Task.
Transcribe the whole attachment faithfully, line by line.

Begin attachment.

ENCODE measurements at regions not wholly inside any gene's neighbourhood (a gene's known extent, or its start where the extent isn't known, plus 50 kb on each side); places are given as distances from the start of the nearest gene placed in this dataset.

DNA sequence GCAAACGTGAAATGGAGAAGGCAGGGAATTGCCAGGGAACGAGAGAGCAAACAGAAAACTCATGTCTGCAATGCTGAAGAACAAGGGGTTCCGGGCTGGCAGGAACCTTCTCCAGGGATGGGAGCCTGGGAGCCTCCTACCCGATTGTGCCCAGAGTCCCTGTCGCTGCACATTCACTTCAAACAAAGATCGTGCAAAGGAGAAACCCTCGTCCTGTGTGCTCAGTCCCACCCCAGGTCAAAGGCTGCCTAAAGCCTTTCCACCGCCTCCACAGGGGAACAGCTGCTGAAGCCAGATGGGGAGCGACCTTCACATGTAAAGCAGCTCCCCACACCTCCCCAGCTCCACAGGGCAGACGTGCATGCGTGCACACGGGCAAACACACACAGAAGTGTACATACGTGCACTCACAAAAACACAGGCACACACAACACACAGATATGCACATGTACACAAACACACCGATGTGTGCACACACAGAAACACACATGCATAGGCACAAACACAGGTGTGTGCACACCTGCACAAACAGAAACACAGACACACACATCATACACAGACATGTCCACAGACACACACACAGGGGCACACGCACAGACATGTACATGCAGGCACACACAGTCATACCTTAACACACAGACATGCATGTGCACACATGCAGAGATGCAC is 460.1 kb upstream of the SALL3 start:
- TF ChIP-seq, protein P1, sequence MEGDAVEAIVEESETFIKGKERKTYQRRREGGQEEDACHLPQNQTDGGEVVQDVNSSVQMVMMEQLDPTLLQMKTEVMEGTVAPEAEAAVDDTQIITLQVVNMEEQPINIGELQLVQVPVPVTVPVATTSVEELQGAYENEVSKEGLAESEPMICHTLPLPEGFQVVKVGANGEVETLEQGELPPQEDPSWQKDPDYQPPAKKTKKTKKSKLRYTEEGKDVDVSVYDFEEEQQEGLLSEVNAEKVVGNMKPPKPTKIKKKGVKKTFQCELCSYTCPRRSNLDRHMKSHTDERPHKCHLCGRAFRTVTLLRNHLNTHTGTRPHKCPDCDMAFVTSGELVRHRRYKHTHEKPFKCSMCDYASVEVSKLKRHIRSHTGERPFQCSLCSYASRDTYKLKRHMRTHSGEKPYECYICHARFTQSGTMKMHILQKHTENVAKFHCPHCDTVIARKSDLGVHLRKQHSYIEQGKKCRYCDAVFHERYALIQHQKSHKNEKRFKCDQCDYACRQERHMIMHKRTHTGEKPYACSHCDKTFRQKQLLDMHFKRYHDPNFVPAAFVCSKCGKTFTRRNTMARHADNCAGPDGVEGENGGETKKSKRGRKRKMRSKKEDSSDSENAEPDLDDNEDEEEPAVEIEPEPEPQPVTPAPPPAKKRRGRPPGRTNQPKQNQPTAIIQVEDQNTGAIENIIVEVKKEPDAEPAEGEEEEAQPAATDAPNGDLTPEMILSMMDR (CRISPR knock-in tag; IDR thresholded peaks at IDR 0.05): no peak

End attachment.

ENCODE measurements at regions not wholly inside any gene's neighbourhood (a gene's known extent, or its start where the extent isn't known, plus 50 kb on each side); places are given as distances from the start of the nearest gene placed in this dataset.

DNA sequence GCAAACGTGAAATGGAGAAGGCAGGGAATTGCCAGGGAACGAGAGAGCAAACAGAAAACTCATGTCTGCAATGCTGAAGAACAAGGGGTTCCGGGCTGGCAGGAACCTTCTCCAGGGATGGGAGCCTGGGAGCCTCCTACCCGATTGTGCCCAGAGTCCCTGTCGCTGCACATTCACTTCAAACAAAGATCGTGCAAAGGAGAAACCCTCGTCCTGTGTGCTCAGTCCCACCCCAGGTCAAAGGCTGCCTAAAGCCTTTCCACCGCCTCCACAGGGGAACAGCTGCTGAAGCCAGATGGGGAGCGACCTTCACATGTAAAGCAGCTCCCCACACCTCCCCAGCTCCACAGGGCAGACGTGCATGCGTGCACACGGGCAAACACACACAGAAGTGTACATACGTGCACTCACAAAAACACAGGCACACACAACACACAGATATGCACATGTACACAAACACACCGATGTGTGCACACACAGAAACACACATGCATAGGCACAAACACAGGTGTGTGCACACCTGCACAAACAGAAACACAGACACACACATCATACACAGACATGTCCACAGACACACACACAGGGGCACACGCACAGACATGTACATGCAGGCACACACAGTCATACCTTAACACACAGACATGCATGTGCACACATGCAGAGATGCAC is 460.1 kb upstream of the SALL3 start:
- TF ChIP-seq, protein P1, sequence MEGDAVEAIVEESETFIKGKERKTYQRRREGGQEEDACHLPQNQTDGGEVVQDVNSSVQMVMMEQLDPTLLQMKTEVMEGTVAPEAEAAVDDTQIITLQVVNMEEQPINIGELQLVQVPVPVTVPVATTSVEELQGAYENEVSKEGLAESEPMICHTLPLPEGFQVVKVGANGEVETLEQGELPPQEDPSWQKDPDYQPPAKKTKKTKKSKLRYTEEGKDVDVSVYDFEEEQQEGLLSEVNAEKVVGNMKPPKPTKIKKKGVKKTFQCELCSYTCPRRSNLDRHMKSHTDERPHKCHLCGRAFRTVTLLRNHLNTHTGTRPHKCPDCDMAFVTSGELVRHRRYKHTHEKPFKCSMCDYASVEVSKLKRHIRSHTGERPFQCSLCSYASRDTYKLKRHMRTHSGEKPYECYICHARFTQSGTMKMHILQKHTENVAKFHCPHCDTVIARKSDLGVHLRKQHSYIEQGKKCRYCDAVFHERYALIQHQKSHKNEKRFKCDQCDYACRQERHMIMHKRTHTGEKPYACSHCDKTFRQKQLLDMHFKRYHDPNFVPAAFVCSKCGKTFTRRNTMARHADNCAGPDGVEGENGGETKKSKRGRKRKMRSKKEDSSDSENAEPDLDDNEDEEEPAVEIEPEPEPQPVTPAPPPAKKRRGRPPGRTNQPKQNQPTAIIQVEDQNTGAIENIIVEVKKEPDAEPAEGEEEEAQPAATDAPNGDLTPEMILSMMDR (CRISPR knock-in tag; IDR thresholded peaks at IDR 0.05): no peak